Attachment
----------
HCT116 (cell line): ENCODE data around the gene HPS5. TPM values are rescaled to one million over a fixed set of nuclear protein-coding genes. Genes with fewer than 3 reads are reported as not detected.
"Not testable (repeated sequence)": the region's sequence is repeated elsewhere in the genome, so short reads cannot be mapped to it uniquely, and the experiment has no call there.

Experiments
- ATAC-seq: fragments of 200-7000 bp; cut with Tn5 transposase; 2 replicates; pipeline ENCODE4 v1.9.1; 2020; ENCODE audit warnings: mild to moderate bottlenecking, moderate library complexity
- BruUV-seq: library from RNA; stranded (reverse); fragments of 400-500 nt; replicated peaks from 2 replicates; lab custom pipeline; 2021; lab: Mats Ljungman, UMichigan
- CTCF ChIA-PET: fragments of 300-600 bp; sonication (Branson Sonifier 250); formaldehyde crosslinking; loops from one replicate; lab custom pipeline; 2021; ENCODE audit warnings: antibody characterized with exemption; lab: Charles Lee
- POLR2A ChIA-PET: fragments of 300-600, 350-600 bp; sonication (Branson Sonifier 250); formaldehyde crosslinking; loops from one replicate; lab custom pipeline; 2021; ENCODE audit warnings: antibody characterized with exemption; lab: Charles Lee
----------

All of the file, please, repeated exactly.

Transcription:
HCT116 (cell line): ENCODE data around the gene HPS5. TPM values are rescaled to one million over a fixed set of nuclear protein-coding genes. Genes with fewer than 3 reads are reported as not detected.
"Not testable (repeated sequence)": the region's sequence is repeated elsewhere in the genome, so short reads cannot be mapped to it uniquely, and the experiment has no call there.

Experiments
- ATAC-seq: fragments of 200-7000 bp; cut with Tn5 transposase; 2 replicates; pipeline ENCODE4 v1.9.1; 2020; ENCODE audit warnings: mild to moderate bottlenecking, moderate library complexity
- BruUV-seq: library from RNA; stranded (reverse); fragments of 400-500 nt; replicated peaks from 2 replicates; lab custom pipeline; 2021; lab: Mats Ljungman, UMichigan
- CTCF ChIA-PET: fragments of 300-600 bp; sonication (Branson Sonifier 250); formaldehyde crosslinking; loops from one replicate; lab custom pipeline; 2021; ENCODE audit warnings: antibody characterized with exemption; lab: Charles Lee
- POLR2A ChIA-PET: fragments of 300-600, 350-600 bp; sonication (Branson Sonifier 250); formaldehyde crosslinking; loops from one replicate; lab custom pipeline; 2021; ENCODE audit warnings: antibody characterized with exemption; lab: Charles Lee